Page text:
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I am trying to identify memleaks in my c++ program. I use Visual Studio 2008.

I have found a few tutorials dealing with identifying memleaks while using new, not malloc, for memory allocation and this is what i have defined on top of my main:


#ifdef _DEBUG
#include <stdlib.h>
#include <crtdbg.h>
#define DEBUG_NEW new(_NORMAL_BLOCK, __FILE__, __LINE__)
#define new DEBUG_NEW

unfortunately I get tons of errors, which you can see here:

But I think I have found the problem: there is neighter __FILE__ nor __LINE__ defined. When I click "RMB->go to definition" OR "RMB->go to declaration" on __FILE__ or __LINE__ I get:

the symbol '__FILE__' is not defined 


the symbol '__LINE__  ' is not defined 


How should I solve this?

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2 Answers 2

up vote 0 down vote accepted

The symbols __FILE__ and __LINE__ should always be defined, by the compiler. If they aren't, you must be using some special options to inhibit them.

On the other hand, the code you've posted cannot be used with the standard library, and so should be avoided. It is not a good solution for finding memory leaks.

EDIT: On rereading your posting: you seem to be counting on the debugger to show you the definitions; it can't, because they are generated automatically by the compiler, changing during compilation. On the other hand, the errors you are seeing are very compatible with the fact that your macro redefines a keyword, in a way that breaks the standard library code.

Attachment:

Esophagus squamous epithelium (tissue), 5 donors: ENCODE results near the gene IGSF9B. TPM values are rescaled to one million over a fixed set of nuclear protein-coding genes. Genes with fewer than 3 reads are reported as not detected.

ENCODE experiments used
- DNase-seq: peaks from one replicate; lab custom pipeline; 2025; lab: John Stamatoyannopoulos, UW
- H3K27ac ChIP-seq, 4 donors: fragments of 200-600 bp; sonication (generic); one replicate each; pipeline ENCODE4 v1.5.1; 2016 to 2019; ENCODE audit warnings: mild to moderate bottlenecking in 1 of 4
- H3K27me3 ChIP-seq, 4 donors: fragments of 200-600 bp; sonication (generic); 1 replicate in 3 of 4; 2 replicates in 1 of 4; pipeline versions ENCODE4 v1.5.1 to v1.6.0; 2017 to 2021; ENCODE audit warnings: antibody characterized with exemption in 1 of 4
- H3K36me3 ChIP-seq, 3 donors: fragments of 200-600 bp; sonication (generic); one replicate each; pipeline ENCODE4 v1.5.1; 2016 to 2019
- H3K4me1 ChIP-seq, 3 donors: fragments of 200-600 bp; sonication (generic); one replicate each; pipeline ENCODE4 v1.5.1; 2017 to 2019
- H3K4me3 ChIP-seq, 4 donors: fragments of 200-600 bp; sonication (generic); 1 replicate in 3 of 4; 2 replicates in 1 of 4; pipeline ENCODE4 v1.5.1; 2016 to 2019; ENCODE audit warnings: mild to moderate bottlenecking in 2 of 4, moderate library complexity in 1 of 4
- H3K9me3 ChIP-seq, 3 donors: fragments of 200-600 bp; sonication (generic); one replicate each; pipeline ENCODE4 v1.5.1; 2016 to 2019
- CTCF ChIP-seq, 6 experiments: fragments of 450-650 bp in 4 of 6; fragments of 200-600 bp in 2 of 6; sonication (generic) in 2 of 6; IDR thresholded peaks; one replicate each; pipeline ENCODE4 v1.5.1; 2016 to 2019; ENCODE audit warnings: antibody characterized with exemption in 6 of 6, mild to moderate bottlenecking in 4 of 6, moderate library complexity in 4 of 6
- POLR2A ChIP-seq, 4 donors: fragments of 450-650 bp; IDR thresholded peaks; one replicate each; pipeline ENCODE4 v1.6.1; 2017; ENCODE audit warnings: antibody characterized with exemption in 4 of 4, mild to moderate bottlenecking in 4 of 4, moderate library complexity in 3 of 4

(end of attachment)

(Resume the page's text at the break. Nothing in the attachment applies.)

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What is good solution then? I need to know exact line or at least method which causes leak. – user1331072 Apr 13 '12 at 8:43
@user1331072 The best solution is some sort of external tool, like valgrind. Alternatively, you can write a replacement for the global operator new and operator delete (or even, in practice at least, for malloc and free). Getting a stack walkback will require platform dependent code, but is generally not too difficult. Interpreting it is more complex: my versions of operator new/delete simply output the return addresses in hex, and I exploit these manually, looking them up in a map of the process. – James Kanze Apr 13 '12 at 9:55

You're barking up the wrong tree. __FILE__ and __LINE__ are handled by the preprocessor. They're not supposed to be defined. You didn't show us the actual code that generates those errors, so I'm not sure how we can help you with it.

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